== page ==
At Twenty Something

Diane found a lump and she made an appointment with the gynecologist and he referred her to a surgeon.  The surgeon scheduled an ultra-sound and told her it was a cyst and he could either drain it or remove it.  Diane wanted it removed and when the surgeon removed it he found that it was more than just a cyst.  Part of it was solid and had the characteristics of a tumor.  The pathology report came back clean.

At Age 50 – Occurrence #1

In March of 2009 Diane was having bloody discharge from her left nipple and she made an appointment with her gynecologist.  The gynecologist examined Diane and then referred her to a surgeon.  The surgeon examined Diane and scheduled a mammogram.

We visited the surgeon in her office and we were told the results from the mammogram showed a small mass attached to one of the milk ducts.  That is what was causing the bloody discharge.  It was decided that surgery was necessary to remove the mass.  A biopsy was done in preparation for the surgery in April.  The results from the biopsy showed no cancer being present.  The surgeon removed the mass and the pathology report came back clean.

The surgeon told us that even though the results did not show any cancer present, the mass could have become cancerous if it had not been removed.  The surgeon suggested that an MRI should be done in six months to give a good view of what is present and give a baseline for future reference.

At Age 50 – Occurrence #2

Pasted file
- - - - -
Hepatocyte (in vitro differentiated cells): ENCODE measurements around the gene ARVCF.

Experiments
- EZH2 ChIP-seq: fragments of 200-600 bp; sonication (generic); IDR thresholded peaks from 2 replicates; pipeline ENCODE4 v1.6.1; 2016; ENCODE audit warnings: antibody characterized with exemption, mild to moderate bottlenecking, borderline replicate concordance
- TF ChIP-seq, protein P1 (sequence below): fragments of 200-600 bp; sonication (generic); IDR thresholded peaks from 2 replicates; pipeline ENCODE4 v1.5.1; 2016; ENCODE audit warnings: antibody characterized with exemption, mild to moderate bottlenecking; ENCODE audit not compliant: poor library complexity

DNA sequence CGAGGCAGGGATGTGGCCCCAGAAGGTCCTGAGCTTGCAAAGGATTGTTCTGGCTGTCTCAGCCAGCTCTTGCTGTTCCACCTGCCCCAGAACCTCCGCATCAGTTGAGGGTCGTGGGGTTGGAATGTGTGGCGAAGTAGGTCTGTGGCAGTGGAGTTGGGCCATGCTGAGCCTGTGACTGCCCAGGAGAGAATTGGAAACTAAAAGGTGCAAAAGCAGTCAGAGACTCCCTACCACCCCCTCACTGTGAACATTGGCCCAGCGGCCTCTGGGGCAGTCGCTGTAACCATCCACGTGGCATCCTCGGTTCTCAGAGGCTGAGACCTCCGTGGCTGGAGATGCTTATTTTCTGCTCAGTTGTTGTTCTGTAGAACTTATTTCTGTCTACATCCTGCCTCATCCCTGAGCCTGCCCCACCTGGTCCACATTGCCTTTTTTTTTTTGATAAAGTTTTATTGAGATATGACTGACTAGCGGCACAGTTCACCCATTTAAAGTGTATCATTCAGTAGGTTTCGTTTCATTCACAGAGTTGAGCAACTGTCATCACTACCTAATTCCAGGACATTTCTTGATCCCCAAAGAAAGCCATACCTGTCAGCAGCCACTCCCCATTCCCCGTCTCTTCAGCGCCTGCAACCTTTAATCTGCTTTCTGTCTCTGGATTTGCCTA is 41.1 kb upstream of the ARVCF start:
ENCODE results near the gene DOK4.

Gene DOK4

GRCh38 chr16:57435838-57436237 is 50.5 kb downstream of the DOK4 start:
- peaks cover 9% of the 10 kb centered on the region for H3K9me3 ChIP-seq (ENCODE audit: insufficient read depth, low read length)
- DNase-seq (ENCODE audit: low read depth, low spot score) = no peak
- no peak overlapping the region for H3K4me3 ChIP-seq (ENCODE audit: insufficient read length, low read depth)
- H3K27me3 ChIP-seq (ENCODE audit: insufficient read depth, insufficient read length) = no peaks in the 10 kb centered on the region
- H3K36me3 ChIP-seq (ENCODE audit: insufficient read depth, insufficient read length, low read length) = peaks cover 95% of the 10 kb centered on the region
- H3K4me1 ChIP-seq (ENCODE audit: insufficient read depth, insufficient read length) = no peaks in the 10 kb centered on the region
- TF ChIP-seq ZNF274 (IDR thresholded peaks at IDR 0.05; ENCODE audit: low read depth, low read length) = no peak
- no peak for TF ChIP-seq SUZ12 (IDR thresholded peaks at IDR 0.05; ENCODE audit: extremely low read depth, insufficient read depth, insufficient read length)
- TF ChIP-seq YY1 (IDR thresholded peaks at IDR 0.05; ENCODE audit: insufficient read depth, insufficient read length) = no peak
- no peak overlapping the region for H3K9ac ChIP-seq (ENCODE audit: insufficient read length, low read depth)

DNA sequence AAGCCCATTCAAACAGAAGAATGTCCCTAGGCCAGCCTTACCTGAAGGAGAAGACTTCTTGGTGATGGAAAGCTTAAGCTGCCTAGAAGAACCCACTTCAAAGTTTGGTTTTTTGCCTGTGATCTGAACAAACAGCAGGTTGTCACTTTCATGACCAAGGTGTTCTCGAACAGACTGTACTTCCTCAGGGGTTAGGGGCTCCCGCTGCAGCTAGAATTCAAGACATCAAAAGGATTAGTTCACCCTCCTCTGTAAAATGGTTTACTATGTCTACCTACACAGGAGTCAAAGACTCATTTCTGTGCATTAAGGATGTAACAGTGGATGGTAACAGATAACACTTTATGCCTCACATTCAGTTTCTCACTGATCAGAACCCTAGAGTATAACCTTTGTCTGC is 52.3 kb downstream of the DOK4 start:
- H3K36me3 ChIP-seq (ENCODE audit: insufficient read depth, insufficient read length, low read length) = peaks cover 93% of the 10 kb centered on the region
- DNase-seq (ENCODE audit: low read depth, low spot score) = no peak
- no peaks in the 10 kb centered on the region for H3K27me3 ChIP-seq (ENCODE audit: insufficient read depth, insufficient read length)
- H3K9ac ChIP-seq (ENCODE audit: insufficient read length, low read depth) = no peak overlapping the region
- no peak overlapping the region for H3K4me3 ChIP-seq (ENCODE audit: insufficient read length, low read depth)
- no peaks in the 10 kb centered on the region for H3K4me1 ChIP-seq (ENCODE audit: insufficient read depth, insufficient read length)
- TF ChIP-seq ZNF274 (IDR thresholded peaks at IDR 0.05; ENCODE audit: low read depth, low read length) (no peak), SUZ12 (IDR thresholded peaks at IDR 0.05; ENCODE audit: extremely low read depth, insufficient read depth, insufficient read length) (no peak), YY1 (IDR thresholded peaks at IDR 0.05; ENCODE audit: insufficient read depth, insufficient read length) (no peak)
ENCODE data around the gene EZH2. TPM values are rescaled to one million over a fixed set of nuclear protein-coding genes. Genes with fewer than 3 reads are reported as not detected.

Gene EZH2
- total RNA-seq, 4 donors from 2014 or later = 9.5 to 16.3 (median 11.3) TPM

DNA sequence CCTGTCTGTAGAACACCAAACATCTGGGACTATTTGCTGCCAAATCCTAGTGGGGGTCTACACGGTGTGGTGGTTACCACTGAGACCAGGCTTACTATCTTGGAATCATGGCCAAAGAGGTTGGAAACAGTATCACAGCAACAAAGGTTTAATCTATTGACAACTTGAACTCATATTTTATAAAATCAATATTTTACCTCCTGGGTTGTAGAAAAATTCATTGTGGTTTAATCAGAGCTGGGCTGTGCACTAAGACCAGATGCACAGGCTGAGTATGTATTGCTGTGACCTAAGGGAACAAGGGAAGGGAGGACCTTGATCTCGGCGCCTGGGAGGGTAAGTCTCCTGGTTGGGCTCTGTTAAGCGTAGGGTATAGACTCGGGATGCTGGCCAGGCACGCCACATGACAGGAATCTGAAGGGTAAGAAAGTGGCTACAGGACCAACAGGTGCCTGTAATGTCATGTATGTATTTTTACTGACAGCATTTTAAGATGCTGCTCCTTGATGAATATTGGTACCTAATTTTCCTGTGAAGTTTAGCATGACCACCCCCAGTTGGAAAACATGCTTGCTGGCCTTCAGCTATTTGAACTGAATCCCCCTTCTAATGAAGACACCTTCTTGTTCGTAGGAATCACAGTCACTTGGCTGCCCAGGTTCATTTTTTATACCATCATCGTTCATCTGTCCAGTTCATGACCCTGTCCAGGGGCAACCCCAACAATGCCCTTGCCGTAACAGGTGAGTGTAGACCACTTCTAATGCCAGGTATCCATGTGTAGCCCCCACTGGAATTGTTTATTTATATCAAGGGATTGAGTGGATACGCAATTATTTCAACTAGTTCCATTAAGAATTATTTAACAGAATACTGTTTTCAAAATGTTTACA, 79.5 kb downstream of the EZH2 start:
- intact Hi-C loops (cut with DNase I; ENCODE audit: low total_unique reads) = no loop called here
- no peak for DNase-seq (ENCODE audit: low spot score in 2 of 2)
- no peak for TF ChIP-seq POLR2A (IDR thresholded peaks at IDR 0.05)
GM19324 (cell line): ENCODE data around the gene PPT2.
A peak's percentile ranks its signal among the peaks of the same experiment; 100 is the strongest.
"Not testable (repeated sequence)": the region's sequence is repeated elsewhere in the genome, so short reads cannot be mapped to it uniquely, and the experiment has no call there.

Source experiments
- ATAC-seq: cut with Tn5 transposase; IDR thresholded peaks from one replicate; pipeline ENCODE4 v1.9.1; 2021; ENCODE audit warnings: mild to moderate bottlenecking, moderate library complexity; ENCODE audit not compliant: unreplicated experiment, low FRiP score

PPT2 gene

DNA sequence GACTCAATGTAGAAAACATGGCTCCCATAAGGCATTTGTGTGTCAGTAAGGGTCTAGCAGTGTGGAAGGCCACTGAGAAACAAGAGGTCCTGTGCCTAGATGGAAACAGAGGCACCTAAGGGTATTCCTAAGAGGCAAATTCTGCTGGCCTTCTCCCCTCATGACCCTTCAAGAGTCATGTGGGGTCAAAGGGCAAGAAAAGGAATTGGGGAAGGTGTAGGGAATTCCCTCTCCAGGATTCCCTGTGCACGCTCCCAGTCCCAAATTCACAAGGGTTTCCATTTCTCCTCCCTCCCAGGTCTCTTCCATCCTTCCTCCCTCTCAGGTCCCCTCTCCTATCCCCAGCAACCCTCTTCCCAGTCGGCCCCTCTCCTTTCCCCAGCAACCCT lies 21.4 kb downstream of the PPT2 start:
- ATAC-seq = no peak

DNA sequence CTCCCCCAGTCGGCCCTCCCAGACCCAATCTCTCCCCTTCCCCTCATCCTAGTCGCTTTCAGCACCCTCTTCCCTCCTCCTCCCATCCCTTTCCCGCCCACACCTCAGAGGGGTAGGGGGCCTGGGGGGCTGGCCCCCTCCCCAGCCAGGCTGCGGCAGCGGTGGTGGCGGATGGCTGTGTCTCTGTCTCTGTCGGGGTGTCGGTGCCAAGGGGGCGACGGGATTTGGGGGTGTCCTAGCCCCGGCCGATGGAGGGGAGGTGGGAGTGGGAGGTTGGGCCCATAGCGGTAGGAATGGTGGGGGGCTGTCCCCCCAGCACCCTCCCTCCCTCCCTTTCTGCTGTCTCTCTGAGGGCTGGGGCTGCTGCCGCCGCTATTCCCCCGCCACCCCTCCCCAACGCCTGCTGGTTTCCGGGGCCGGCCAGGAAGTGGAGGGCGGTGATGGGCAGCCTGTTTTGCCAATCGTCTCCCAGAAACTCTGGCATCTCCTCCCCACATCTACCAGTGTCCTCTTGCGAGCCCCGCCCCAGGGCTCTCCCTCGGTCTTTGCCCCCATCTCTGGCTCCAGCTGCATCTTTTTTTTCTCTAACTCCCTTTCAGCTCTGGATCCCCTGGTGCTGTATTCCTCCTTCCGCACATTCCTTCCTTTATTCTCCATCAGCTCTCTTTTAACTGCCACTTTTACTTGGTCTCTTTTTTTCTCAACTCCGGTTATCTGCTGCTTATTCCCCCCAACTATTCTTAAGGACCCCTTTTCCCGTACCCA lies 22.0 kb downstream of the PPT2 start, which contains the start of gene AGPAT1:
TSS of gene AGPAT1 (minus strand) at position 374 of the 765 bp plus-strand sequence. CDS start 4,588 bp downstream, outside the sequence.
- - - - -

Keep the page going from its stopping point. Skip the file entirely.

In late November of 2009 Diane’s surgeon scheduled the MRI that we discussed in April.  The surgeon read the report from the radiologist and she told Diane over the phone that the radiologist saw what looked like a new mass.  The surgeon thought that it could have been scar tissue from the earlier surgery since the mass was located near the location of the earlier surgery.

The surgeon consulted with the radiologist and it was decided that an ultrasound could help decide if it truly was a mass.  The radiologist read the results of the ultrasound while Diane waited at the testing center.  After reviewing the results, the radiologist told Diane that the ultrasound confirmed that it was a mass, not scar tissue.   He told her there is a difference in the blood flow characteristics between a mass and scar tissue, that is what the MRI and the ultrasound both showed, confirming his original diagnosis.

We decided that we would schedule surgery and forgo the biopsy since it was getting late in the year and we wanted this taken care of before the new year.  The surgeon removed the small mass and after the surgery she told me that it was about the size if a small pearl.  I was also told that the mass was similar to the first one in regards to the fact that it did need to be removed due to the risk of future cancer.

The surgeon called us on Christmas Eve to discuss the pathology report findings.  The discussion of the pathology report was more detailed this time and there was more to be concerned about.  There wasn’t any cancer present but the type of  marker cells that were causing concern for the future were present in a higher density in this new mass.  There were dead cells in the center of the mass too, which indicates fast growth of the mass.

The surgeon then explained our options for treatment:

  1. Do nothing special and have a yearly mammogram as usual.  She advised us against doing this, she did not feel that this was enough.
  2. Start taking a cancer preventative drug called Tamoxifen, plus have a mammogram in six months, then have an MRI in six months.  The Tamoxifen would need to be taken for a period of five years.  The mammogram and MRI cycle would need to be repeated every year.
  3. Submit to a Prophylactic Mastectomy procedure, which removes the breast tissue from both breasts.  Once the breast tissue is removed a procedure is done to reconstruct the form of the breasts.

Click the links below to read more about:

The Treatment.

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